By Don McIntosh, Associate Editor
U.S. Labor Secretary Thomas Perez and his Secret Service escort popped into Portland Aug. 26 to chat about paid leave with Oregon Gov. Kate Brown and Congresswoman Suzanne Bonamici.
As a reporter for the Northwest Labor Press, it’s not every day I get face-time with a cabinet member, a governor, and a congresswoman, so I wanted to make the most of it.
Perez’ Portland visit was the last stop in a five-city “Shared Prosperity for A Stronger America” tour. Such tours are becoming an annual ritual for the Secretary of Labor — seeking local media coverage for President Obama’s plans and accomplishments in the weeks leading up to Labor Day.
This year, two of the five tour stops were in districts of Congressional Democrats who infuriated organized labor by voting for Fast Track. Fast Track is a law that will make it easier for Congress to approve corporate-friendly trade deals like the proposed Trans-Pacific Partnership. Bonamici was one of the 28 House Democrats who voted for Fast Track (out of 188) June 18, and it was her staff that organized the Portland event. [Perez also visited Fast Track supporter Brad Ashford of Omaha, Nebraska, on Aug. 17.]
Certainly I support raising the minimum wage. I think the question is how we do it in a way that allows small business to thrive throughout Oregon.” — Oregon Democratic governor Kate Brown
The event was meant to highlight “how states, localities, and businesses are taking the lead on enacting paid leave policies.” Oregon is a leader, Perez said, because this year it became the fourth state to require employers to provide paid sick leave, following the passage of local ordinances in Portland and Eugene. That’s a real gain for hundreds of thousands of workers.
Paid sick leave is the law in most of the world, but a bill in Congress to guarantee sick leave nationwide is blocked by Republicans. Republicans have made sick leave a partisan issue in the United States, Perez said. Left unsaid was why top Democrats didn’t propose paid sick leave until they were no longer in control of Congress.
Still, aided by patient on-the-ground organizing by unions and community coalitions, momentum for sick leave is building. And sick leave — like minimum wage increases — polls well with voters.
In Oregon, Democrats control the House, Senate, and governor’s office. They passed sick leave, but punted on raising the minimum wage.
So as Gov. Brown headed into the roundtable, I swooped in: “Governor, your office was silent when the Legislature discussed raising the minimum wage earlier this year. Do you support it, and if so, do you plan to do anything to help pass it?”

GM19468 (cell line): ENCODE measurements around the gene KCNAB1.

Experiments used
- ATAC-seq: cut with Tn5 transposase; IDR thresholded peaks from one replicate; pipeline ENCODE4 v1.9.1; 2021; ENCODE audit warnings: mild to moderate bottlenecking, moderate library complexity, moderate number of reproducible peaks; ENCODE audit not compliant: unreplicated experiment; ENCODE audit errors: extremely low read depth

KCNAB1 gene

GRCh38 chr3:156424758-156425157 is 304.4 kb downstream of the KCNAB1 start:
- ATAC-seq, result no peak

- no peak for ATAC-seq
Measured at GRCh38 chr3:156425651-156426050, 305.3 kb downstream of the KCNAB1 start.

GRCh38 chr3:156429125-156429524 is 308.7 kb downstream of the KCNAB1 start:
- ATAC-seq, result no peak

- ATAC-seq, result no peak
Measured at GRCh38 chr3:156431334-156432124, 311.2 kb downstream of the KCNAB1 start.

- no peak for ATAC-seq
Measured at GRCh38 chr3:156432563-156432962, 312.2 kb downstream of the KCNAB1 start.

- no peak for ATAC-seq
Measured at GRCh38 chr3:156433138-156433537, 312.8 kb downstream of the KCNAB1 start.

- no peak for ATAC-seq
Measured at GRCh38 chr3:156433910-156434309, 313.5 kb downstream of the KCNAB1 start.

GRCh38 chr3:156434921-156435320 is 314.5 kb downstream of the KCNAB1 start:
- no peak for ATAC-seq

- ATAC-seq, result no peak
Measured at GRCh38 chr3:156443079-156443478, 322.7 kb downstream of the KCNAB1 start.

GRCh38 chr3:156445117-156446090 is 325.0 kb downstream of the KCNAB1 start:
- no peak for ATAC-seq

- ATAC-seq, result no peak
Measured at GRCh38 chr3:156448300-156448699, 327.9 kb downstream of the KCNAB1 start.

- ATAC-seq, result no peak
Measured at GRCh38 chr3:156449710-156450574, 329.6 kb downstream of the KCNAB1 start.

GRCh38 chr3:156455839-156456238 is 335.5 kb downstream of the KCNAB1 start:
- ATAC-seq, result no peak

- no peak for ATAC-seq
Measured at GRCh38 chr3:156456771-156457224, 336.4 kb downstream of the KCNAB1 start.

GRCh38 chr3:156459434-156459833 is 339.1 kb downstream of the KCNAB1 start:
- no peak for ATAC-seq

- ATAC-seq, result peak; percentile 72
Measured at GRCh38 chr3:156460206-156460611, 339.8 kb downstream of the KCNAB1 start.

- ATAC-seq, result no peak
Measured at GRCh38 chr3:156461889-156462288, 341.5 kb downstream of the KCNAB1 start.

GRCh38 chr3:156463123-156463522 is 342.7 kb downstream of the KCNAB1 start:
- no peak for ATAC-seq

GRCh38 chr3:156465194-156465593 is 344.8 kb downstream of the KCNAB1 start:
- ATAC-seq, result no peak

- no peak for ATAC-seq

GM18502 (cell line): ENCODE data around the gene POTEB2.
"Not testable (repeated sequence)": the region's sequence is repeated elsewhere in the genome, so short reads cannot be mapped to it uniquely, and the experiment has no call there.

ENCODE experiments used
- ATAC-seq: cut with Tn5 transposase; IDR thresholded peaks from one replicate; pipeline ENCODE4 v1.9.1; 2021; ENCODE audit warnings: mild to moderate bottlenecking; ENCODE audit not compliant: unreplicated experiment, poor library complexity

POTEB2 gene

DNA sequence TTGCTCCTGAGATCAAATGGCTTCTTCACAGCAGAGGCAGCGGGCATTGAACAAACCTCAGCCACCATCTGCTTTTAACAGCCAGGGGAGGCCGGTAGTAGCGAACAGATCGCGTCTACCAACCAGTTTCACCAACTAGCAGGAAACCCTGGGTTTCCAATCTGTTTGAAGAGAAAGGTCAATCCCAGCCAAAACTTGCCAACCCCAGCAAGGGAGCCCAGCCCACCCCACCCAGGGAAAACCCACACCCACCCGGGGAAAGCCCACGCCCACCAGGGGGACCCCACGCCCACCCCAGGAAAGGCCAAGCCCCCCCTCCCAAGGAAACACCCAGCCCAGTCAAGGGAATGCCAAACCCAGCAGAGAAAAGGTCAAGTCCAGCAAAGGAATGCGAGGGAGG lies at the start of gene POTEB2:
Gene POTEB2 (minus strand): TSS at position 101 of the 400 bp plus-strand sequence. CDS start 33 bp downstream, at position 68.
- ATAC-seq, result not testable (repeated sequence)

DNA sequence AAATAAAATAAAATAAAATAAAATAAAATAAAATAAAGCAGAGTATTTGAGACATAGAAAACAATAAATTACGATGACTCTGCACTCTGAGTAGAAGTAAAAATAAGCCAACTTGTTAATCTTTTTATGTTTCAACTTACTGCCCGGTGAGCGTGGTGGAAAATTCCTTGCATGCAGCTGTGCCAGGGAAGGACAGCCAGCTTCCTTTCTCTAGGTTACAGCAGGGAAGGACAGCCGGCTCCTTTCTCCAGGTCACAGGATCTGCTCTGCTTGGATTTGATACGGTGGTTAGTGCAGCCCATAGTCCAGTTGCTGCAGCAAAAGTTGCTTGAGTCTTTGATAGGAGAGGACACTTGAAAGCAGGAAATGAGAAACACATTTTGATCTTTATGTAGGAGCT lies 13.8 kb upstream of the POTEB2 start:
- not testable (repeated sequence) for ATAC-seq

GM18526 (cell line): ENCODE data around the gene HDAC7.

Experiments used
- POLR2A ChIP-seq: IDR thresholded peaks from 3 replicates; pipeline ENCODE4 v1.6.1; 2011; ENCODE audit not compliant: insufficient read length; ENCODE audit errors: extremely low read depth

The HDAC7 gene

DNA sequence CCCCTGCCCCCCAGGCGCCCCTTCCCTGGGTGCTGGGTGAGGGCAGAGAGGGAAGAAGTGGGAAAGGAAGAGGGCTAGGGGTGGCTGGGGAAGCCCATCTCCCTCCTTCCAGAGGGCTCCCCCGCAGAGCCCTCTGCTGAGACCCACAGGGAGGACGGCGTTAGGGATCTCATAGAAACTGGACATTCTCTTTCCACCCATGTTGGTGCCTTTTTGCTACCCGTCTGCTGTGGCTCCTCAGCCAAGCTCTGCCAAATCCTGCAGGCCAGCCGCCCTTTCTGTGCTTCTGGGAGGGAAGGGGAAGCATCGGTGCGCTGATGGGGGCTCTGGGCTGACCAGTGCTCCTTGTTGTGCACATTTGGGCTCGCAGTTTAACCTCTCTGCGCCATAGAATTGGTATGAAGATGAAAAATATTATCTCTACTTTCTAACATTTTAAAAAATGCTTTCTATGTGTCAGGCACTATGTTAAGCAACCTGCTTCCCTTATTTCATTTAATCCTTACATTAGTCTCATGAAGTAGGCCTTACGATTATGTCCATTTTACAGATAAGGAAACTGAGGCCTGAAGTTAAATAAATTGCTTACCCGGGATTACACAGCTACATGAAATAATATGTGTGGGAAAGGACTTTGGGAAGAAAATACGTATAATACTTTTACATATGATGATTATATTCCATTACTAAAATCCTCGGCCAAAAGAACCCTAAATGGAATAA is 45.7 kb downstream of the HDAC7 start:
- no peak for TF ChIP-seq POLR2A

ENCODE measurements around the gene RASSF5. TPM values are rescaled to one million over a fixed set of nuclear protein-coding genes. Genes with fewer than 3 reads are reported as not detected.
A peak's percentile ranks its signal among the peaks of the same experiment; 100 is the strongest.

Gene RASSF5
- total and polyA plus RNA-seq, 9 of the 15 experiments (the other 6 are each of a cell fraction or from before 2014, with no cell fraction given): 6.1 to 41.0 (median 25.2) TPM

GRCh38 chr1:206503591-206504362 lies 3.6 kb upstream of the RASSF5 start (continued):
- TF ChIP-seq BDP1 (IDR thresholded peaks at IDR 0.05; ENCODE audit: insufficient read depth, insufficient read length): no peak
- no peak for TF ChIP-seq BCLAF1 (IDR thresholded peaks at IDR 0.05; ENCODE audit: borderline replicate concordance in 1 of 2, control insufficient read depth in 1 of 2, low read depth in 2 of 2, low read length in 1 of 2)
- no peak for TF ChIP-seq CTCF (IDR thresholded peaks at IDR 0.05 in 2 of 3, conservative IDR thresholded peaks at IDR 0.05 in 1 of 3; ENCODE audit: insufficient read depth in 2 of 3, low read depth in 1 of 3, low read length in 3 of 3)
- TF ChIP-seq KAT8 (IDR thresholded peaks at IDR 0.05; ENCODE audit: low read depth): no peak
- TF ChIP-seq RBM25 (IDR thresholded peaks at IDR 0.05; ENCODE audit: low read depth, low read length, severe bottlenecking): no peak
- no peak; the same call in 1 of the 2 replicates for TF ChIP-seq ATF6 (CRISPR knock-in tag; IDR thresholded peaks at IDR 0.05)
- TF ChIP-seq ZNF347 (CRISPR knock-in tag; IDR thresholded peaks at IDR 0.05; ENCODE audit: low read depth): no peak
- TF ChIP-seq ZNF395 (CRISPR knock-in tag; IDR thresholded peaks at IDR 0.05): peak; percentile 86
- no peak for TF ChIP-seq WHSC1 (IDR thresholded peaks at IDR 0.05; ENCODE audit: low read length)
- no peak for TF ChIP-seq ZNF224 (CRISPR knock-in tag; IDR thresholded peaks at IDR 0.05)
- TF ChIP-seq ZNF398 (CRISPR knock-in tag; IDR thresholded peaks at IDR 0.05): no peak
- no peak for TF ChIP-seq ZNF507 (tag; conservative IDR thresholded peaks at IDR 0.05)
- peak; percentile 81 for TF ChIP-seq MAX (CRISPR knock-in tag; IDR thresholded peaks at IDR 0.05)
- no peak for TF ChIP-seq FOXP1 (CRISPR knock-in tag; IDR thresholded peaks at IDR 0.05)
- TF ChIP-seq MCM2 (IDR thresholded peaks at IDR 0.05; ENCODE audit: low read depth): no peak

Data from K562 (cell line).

“Certainly I support raising the minimum wage,” Brown answered. “I think the question is how we do it in a way that allows small business to thrive throughout Oregon.”
“Do you have some idea how to do that?” I asked.
Brown said she’ll be discussing it further with unnamed stakeholders in September.
The Republican leadership in Washington has been a brick wall on a lot of issues that have historically been non-partisan.” — Labor Secretary Thomas Perez
Franz Spielvogel, owner of the thriving Laughing Planet burrito chain, offers employees 12 weeks of paid maternity/paternity leave, something few American businesses, let alone restaurants, do. There are two tiers at Laughing Planet: Managers can take the leave after working there a year; workers can take it after two years. Spielvogel said it’s a myth that everyone will get pregnant if their employer offers parental leave; only two of his 298 employees are currently on leave at Laughing Planet.
Perez praised Spielvogel for his parental leave policy, and had a friendly back-and-forth with the company’s top managers. Then Perez and Bonamici got a lesson on how to make a burrito, as TV cameras crowded into the kitchen. Finally, the official media availability commenced. We press got in all of two questions.
Me: “Mr. Secretary, when’s the last time you spoke with President Obama, and what did you discuss?”
“Recently,” Perez said (though pressed, he couldn’t say exactly when). The topic, Perez said, was sick leave and overtime and retirement security and lots of other kitchen-table pocketbook issues. [I had asked that question because it’s rumored that Obama very seldom meets with cabinet members like Perez, a much-admired progressive who in 2014 was placed in charge of a vast array of worker protection programs, from the Occupational Safety and Health Administration (OSHA) to minimum wage enforcement to pension protection and on and on.]
TV reporter: “If paid leave is so important, this is not something that became important today. You’ve had years? Why hasn’t this been done?”
The Republicans, Perez said. “The Republican leadership in Washington has been a brick wall on a lot of issues that have historically been non-partisan.”
Still, Perez said, the administration is working hard for America’s workers: “There’s 517 days ’til the weekend, and every single day we’re focused on ‘how do we address building an America of shared prosperity?’”
I was puzzled by what he meant, but in a flash he was on his way. As Perez headed out the door to his black vehicle motorcade, I followed him and asked the question my 10-year-old daughter put me up to: Had he wanted to be Secretary of Labor when he was little?
“Absolutely not,” Perez laughed.
Back at the office, it was Google that answered my question: 517 days was the rough count of how many days Obama has left in office (More than 2,400 days have elapsed since he took the oath of office.) Obama pulled out all the stops to pass Fast Track. What a shame he waited so long to lead on leave.